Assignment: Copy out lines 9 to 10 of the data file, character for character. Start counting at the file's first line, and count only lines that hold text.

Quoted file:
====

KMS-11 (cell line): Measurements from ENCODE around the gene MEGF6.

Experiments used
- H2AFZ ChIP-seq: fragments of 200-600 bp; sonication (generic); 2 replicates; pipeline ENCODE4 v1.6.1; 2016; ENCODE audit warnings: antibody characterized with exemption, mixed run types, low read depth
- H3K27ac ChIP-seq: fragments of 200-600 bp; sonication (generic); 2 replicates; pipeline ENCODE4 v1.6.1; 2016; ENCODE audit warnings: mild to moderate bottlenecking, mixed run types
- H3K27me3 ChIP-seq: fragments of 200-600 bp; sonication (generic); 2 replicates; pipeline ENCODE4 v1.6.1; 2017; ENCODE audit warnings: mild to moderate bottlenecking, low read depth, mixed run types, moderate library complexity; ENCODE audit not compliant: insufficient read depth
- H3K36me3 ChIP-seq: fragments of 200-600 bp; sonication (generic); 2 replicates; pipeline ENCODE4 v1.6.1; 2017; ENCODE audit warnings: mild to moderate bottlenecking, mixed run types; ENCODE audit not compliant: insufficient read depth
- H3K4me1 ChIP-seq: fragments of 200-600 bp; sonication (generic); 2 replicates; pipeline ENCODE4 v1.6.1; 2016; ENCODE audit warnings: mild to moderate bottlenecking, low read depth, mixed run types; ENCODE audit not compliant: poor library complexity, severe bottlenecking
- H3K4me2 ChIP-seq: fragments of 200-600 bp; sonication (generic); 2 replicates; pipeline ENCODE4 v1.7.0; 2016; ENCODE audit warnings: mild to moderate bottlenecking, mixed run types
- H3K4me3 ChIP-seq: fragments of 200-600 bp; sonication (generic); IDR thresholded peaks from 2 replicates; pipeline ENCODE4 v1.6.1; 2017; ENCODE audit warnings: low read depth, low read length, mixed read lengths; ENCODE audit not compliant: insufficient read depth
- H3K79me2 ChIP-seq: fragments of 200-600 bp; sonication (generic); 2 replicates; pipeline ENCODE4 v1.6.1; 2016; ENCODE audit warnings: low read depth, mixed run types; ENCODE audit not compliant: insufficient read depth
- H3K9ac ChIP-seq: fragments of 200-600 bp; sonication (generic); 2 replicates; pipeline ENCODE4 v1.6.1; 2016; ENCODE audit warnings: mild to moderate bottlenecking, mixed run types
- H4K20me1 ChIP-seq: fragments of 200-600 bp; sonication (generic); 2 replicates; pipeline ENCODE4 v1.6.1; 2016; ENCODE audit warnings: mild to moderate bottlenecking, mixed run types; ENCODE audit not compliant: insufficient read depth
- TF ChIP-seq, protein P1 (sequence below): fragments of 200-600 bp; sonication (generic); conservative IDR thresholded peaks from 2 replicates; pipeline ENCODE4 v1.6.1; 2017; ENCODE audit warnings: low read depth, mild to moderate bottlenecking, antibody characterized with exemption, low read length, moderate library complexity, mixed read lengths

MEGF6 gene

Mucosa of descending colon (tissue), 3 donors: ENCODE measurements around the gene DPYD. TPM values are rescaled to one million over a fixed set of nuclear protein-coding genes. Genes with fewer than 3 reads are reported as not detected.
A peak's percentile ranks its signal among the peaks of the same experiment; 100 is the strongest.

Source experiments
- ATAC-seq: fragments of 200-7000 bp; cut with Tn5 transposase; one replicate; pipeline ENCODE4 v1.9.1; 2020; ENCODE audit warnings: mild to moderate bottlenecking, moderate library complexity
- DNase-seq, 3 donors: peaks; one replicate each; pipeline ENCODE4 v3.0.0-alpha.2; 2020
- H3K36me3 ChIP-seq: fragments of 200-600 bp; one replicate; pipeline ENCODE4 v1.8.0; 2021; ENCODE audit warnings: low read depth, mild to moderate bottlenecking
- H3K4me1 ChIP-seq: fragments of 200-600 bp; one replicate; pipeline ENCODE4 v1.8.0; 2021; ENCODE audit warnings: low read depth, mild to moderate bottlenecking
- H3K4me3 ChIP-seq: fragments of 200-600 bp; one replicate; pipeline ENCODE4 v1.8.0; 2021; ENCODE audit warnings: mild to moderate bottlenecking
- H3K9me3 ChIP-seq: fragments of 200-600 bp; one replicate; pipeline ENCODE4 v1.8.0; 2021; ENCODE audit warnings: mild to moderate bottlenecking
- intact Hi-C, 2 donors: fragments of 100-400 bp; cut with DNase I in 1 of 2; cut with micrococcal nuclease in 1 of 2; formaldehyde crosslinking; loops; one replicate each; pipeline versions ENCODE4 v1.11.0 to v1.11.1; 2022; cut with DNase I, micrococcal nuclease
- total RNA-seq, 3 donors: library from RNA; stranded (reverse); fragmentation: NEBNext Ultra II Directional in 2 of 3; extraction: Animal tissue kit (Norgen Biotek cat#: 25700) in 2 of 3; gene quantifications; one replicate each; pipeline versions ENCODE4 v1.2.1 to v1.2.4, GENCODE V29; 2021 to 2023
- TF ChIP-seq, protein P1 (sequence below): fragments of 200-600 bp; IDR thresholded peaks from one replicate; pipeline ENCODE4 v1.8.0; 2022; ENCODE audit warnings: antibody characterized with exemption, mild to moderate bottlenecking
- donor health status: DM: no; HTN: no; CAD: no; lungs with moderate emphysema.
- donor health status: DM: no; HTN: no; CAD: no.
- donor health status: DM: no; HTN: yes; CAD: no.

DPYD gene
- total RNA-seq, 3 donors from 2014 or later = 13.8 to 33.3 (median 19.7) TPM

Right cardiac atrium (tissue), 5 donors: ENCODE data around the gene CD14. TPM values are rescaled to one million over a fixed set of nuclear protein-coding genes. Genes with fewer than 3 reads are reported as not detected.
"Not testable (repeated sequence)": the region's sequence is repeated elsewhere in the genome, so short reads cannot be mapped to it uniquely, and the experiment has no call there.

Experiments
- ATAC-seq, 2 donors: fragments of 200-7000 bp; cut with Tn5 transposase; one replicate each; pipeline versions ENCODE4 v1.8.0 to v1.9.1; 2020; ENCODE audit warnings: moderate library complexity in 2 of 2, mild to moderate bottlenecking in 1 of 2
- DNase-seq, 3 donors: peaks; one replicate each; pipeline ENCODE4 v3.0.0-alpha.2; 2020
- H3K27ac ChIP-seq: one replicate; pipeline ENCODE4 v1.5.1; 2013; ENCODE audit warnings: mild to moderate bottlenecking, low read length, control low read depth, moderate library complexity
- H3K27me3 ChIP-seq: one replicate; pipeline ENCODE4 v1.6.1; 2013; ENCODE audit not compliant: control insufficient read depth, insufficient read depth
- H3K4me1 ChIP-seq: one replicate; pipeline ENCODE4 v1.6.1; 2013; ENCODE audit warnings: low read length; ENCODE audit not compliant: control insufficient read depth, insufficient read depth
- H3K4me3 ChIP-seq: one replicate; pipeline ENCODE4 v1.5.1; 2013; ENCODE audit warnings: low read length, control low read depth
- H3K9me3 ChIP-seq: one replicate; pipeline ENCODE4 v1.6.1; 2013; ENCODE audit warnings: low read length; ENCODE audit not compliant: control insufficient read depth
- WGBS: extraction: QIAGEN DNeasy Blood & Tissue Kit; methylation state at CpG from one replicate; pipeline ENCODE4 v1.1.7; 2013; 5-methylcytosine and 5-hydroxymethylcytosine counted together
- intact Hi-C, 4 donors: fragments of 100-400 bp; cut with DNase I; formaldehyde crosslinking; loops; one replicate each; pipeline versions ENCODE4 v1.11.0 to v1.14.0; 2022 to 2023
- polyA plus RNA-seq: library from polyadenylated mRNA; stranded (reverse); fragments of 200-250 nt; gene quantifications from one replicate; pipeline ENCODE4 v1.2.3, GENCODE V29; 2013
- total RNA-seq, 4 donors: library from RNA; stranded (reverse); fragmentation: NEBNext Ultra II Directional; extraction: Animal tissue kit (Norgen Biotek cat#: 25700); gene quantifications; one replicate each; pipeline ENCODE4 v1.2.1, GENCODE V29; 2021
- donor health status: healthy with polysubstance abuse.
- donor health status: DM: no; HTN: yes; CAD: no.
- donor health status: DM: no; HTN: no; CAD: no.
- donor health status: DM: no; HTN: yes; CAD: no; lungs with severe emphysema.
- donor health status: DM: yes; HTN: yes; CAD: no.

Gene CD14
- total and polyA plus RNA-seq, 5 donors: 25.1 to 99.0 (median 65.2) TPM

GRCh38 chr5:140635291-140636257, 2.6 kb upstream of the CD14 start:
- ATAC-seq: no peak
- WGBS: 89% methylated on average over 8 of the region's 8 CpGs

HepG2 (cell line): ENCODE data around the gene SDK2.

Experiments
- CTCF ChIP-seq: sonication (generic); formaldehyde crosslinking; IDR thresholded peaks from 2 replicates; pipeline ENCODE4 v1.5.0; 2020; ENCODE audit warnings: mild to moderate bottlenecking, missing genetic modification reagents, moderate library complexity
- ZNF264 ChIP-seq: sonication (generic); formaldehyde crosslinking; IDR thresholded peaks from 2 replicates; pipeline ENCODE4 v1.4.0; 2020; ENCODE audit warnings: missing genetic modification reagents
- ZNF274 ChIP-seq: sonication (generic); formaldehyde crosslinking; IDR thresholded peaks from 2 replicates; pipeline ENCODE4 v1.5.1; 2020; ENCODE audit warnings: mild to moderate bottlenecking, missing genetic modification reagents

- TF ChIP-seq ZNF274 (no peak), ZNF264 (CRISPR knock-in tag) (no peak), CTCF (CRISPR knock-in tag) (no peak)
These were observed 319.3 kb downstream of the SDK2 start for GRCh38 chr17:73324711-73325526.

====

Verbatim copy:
- H3K4me3 ChIP-seq: fragments of 200-600 bp; sonication (generic); IDR thresholded peaks from 2 replicates; pipeline ENCODE4 v1.6.1; 2017; ENCODE audit warnings: low read depth, low read length, mixed read lengths; ENCODE audit not compliant: insufficient read depth
- H3K79me2 ChIP-seq: fragments of 200-600 bp; sonication (generic); 2 replicates; pipeline ENCODE4 v1.6.1; 2016; ENCODE audit warnings: low read depth, mixed run types; ENCODE audit not compliant: insufficient read depth